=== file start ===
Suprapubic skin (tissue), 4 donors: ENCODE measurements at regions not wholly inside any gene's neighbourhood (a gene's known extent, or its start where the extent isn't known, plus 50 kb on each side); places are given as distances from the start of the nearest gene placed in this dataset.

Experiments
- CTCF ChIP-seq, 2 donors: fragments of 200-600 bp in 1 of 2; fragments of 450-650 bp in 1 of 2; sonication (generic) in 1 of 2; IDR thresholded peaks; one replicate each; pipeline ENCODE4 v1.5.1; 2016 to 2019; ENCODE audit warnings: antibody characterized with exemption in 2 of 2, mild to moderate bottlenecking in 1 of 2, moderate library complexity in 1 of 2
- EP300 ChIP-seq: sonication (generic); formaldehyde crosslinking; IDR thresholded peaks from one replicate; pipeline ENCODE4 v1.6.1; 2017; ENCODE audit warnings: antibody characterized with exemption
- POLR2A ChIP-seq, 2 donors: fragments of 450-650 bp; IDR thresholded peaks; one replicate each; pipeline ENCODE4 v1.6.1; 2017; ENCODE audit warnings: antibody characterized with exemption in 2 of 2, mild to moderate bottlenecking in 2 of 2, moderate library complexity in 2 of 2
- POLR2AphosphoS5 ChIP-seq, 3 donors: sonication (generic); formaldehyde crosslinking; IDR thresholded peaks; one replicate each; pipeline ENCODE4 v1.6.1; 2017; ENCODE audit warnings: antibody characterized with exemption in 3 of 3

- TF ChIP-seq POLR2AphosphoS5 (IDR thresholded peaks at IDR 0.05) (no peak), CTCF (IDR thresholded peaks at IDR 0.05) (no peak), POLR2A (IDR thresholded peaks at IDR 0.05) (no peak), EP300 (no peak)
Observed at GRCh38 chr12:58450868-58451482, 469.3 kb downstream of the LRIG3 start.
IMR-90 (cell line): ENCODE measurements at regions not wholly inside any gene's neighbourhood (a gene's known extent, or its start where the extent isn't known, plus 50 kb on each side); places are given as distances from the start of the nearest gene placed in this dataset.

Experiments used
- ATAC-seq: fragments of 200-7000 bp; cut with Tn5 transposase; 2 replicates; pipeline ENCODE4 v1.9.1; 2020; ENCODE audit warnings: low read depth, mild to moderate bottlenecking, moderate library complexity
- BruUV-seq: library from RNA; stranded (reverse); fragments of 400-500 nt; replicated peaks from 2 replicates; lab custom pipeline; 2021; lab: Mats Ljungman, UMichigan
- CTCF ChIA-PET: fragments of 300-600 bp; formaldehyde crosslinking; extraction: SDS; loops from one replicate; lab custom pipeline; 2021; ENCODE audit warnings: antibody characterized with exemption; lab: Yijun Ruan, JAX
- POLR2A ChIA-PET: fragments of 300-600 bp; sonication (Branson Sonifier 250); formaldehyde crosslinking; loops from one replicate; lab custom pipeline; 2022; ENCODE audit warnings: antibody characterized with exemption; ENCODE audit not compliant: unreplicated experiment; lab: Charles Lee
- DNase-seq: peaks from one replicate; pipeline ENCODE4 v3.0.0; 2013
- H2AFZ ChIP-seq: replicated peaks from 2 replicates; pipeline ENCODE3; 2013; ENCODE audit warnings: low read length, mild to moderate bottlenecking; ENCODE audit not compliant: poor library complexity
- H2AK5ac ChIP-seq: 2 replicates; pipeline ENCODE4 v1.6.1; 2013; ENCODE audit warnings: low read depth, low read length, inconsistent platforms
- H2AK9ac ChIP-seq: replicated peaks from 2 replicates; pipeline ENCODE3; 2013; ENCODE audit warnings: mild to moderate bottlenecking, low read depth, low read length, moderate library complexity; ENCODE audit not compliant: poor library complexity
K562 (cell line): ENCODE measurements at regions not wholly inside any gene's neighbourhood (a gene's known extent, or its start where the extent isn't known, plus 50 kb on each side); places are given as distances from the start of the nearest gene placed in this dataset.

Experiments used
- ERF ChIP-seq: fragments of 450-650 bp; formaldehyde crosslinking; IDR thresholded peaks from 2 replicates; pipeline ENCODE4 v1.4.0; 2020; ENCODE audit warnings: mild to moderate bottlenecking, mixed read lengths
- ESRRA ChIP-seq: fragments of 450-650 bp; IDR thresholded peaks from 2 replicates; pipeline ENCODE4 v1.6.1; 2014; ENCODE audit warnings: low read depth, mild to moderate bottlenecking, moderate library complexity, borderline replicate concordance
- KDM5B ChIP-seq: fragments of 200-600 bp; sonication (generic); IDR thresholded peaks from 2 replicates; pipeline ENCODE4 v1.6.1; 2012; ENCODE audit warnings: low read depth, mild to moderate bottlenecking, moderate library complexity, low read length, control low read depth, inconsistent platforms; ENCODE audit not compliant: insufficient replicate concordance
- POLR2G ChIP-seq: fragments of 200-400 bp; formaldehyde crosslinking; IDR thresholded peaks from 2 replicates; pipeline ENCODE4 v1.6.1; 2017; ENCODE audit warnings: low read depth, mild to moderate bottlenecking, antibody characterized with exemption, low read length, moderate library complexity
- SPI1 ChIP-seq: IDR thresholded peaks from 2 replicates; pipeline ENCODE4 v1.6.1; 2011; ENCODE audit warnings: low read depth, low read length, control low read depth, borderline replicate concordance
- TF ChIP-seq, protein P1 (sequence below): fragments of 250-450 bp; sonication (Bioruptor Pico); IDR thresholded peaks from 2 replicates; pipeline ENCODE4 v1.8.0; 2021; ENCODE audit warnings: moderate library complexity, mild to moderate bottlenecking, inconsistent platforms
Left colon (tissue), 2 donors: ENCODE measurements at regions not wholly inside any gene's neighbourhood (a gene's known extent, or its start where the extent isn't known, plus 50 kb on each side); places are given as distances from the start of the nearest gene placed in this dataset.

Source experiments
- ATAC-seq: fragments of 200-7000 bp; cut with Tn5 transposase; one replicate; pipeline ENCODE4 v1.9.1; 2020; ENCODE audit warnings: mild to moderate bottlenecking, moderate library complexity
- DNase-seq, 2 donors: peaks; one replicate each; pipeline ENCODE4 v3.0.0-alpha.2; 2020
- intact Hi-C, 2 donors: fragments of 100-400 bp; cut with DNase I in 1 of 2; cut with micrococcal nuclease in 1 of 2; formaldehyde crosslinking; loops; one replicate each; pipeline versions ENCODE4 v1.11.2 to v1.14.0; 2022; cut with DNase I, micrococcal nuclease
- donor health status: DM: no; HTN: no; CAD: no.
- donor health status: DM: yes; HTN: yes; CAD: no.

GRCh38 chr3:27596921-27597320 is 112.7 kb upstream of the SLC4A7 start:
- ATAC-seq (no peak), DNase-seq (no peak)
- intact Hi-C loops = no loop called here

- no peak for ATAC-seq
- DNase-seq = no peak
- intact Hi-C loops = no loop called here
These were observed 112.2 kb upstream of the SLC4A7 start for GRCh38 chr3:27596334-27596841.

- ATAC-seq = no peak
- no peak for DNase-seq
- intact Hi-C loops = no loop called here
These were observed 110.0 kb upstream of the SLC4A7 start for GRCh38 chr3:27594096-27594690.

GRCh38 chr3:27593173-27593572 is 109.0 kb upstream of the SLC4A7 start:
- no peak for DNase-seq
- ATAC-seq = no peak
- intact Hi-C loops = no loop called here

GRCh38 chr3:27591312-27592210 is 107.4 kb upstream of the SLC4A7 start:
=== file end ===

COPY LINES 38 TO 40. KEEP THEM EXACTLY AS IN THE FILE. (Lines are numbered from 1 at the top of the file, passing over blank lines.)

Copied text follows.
- DNase-seq = no peak
- intact Hi-C loops = no loop called here
These were observed 112.2 kb upstream of the SLC4A7 start for GRCh38 chr3:27596334-27596841.